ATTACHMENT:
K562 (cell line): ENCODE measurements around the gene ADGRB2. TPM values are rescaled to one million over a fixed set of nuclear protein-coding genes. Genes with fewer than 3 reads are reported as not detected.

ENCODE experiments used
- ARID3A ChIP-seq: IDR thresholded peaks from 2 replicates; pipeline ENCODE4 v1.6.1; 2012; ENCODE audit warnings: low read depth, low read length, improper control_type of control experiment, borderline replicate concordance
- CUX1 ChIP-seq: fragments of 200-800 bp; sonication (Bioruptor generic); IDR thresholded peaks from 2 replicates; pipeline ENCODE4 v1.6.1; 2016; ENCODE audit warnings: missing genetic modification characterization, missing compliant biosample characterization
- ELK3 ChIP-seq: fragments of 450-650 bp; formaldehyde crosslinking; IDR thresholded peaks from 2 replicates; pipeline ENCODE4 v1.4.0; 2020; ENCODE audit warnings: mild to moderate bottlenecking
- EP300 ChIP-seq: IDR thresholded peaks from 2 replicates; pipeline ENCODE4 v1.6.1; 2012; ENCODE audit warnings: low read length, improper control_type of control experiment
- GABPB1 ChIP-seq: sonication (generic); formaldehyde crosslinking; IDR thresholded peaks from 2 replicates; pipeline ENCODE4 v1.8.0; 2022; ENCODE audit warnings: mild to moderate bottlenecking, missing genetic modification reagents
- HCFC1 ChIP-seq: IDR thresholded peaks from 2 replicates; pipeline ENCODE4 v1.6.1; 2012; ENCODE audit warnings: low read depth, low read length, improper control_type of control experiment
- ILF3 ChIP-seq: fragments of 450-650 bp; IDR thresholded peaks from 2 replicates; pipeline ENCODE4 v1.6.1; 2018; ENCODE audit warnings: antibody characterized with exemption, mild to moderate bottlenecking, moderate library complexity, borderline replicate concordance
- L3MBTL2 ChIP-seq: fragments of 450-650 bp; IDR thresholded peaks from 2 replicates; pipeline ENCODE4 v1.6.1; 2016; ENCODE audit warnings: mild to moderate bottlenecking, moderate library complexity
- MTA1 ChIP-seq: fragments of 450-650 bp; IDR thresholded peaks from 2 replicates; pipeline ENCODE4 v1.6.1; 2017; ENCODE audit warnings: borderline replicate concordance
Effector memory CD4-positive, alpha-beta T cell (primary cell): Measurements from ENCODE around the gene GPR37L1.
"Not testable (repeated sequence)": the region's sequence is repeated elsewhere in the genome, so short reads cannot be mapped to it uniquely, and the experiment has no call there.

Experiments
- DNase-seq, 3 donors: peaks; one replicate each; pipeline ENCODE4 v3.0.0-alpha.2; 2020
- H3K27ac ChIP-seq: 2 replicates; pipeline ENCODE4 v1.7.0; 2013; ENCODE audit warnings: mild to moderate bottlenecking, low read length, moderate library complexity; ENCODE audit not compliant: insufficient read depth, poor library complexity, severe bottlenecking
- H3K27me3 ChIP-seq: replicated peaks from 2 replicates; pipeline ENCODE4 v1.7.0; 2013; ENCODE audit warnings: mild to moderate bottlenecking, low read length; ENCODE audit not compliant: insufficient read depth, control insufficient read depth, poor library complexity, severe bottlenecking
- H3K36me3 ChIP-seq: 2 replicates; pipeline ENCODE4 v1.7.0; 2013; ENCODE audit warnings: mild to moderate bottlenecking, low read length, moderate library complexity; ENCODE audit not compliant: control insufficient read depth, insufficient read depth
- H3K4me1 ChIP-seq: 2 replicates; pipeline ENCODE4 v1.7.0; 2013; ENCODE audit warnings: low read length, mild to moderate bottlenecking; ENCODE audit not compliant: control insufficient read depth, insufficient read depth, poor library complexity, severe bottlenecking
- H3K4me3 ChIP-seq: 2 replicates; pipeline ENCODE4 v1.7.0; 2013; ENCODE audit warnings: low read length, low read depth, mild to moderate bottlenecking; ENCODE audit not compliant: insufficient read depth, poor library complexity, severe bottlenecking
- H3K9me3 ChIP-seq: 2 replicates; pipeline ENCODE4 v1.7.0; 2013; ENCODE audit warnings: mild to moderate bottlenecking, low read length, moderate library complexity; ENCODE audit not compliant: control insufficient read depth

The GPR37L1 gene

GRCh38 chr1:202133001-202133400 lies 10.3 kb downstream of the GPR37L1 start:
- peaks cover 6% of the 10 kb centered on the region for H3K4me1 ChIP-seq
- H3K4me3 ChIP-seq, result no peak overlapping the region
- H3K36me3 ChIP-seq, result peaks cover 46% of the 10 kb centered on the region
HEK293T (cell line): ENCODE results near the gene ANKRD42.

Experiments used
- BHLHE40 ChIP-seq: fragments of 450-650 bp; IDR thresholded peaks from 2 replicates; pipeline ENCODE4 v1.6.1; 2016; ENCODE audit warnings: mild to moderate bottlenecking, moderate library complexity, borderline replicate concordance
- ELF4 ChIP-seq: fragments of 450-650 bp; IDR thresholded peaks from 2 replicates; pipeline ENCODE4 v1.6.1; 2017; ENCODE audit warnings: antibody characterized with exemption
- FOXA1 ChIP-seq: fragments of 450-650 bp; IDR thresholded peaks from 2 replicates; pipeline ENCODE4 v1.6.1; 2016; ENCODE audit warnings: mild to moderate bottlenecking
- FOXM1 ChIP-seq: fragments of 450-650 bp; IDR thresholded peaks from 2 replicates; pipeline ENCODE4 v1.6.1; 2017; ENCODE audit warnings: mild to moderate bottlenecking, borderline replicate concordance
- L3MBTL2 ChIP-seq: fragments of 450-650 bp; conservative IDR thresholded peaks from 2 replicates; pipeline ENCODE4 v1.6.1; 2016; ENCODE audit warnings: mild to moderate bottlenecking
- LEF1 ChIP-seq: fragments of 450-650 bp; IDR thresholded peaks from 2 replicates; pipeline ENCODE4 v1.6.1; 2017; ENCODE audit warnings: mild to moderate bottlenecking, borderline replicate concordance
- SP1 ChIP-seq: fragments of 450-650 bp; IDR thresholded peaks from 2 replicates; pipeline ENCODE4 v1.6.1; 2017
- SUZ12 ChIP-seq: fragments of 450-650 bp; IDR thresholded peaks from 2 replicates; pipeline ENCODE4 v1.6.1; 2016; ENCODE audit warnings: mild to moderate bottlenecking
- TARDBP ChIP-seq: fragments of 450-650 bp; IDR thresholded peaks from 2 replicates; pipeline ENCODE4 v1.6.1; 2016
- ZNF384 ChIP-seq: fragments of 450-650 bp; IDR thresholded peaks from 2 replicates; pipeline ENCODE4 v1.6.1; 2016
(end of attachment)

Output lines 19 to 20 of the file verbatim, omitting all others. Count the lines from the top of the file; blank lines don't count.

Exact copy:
- H3K4me1 ChIP-seq: 2 replicates; pipeline ENCODE4 v1.7.0; 2013; ENCODE audit warnings: low read length, mild to moderate bottlenecking; ENCODE audit not compliant: control insufficient read depth, insufficient read depth, poor library complexity, severe bottlenecking
- H3K4me3 ChIP-seq: 2 replicates; pipeline ENCODE4 v1.7.0; 2013; ENCODE audit warnings: low read length, low read depth, mild to moderate bottlenecking; ENCODE audit not compliant: insufficient read depth, poor library complexity, severe bottlenecking